• reneamac says:

      Hi Marie. Thanks for commenting and sharing your story, painful and confusing as it is. My heart goes out to you. It seems to me as though your friend, who you wish were more than a friend, wants to have her cake and eat it too: hence the mixed signals. Either she is genuinely confused and conflicted and concerned about messing up your friendship, or she likes you, likes flirting with you, but isn’t really that interested in an actual relationship with you. I don’t know either of you personally, so I can’t say, but those are pretty much what your options boil down to. If such a person exists, it might be worth asking someone who knows and cares about you both which option seems more accurate.

      If it’s the later, then the sooner you call it off, even the friendship… or at least the emotional closeness of the friendship, at least for a while, the better. I know that’s difficult and painful, but trust me, it’s not as difficult and painful as allowing yourself to be strung along.

      If it’s the former—if she really does care about you and your friendship—you need to let her know (more resolutely this time) that you can’t handle the mixed signals any longer and she needs to make a decision. If she needs a few days to think about it, that’s fine (I wouldn’t let it drag on… no longer than a week I think), but you’ve obviously reached that point where it’s time to fish or cut bait: either she wants a real relationship or she doesn’t.

      And then YOU need to decide. Either you can continue being friends with some definite boundaries drawn about not flirting… physically, verbally, or otherwise… or you need to not be friends, at least for a while. You may decide to try to be non-flirting friends and find it doesn’t work and then decide you need to not have any contact for a while. That’s okay. If she’s really your friend she’ll understand. Or you may come to discover that even being just platonic friends is too painful for you and you need to not even be friends for a while. That’s okay too. After all, it’s not really that you’re not friends anymore necessarily, it’s that you aren’t friends in contact, at least for a season, like you were before you reunited at your reunion.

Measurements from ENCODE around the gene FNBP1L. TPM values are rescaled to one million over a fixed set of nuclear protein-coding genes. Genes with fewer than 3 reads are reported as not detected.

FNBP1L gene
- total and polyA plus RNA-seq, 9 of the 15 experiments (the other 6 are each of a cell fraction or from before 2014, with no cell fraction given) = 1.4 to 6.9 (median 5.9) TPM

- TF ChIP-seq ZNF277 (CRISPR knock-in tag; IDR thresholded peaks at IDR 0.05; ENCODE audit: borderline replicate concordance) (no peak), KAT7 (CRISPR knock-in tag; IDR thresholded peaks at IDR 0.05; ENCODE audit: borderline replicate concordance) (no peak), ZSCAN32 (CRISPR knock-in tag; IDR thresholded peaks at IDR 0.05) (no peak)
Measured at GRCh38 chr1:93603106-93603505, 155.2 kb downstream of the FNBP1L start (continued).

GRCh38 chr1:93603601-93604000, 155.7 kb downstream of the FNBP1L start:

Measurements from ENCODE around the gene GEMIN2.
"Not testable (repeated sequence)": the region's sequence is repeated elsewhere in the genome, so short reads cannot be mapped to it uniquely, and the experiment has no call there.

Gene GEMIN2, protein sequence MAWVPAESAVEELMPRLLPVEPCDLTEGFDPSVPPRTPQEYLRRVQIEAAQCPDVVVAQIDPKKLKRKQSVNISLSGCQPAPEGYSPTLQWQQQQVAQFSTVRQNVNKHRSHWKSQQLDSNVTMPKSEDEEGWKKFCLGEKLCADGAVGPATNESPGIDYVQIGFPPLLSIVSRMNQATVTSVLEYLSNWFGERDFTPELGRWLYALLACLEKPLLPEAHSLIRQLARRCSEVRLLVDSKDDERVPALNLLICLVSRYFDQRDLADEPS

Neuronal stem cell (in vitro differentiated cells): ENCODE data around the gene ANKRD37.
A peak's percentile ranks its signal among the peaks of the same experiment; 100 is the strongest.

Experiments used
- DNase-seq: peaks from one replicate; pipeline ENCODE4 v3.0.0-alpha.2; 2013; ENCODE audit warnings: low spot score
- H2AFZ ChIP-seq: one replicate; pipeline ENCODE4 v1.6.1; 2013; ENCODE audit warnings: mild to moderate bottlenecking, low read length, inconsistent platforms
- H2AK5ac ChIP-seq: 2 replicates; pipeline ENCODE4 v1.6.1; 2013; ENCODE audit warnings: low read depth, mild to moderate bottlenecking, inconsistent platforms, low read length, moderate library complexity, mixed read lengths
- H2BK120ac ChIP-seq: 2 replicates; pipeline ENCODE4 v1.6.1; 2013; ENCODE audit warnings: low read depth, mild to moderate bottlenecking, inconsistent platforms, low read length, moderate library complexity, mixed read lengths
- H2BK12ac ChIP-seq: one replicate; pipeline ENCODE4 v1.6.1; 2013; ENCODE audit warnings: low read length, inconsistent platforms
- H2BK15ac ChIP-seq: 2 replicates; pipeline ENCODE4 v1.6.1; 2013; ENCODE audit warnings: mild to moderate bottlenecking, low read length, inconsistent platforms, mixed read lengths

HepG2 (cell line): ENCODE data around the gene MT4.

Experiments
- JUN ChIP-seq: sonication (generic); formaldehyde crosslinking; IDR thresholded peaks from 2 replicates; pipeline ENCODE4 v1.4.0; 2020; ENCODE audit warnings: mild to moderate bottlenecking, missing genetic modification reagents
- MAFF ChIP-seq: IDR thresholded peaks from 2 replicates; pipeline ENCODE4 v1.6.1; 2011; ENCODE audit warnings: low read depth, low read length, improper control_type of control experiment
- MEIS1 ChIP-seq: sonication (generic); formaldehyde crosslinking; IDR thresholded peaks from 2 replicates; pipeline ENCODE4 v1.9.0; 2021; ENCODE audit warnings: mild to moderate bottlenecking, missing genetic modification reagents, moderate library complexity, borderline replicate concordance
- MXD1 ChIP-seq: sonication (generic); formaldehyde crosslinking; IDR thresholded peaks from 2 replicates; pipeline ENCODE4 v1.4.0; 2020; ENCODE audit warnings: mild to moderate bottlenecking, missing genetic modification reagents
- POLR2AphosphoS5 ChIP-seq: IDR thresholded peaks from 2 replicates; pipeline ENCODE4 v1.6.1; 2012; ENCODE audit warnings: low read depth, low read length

Don’t feel stupid. Your feelings are real, and if she’s a person who is worth liking, even if your feelings aren’t reciprocated, they’re not stupid.

      From my heart,

  5. Josephine says:

    I realize this was posted ages ago but it really is amazing how right you are. I am currently in this situation where I met a guy at the start of the year, and over this period of time we have become really really really great friends. He recently just asked me out and I have no idea how to respond. I know that I will at least be in constant contact with him for the next couple of years so I don’t want to mess up our friendship and the worst thing is I don’t know if I like him or not. I don’t know what to do! I really don’t want to hurt his feelings because he really is such an amazing guy.

    • reneamac says:

      Hi Josephine. I think the real issue for you is, like you said, that you don’t know if you like him [romantically] or not. If you think you might like him if you give it a try, then give it a try! But if you turn him down, let it be because you don’t have romantic feelings for him, not because you are afraid of losing his friendship and/or making things awkward between you. Whatever you decide, be honest with him and tell him straight up. Guys appreciate that. As a blogger-friend of mine says, “Guys would rather be hit in the face” than be lied to so as to ‘spare his feelings’. Best of luck!

speak what you feel: leave a comment

Fill in your details below or click an icon to log in:

WordPress.com Logo

Please log in to WordPress.com to post a comment to your blog.

Twitter picture

You are commenting using your Twitter account. Log Out / Change )

Facebook photo

You are commenting using your Facebook account. Log Out / Change )

Connecting to %s